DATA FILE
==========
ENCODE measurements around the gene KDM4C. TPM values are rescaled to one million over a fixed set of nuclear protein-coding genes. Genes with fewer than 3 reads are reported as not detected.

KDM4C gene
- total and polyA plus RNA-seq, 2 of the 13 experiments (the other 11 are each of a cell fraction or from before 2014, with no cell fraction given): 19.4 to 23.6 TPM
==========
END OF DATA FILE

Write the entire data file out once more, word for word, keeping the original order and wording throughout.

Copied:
ENCODE measurements around the gene KDM4C. TPM values are rescaled to one million over a fixed set of nuclear protein-coding genes. Genes with fewer than 3 reads are reported as not detected.

KDM4C gene
- total and polyA plus RNA-seq, 2 of the 13 experiments (the other 11 are each of a cell fraction or from before 2014, with no cell fraction given): 19.4 to 23.6 TPM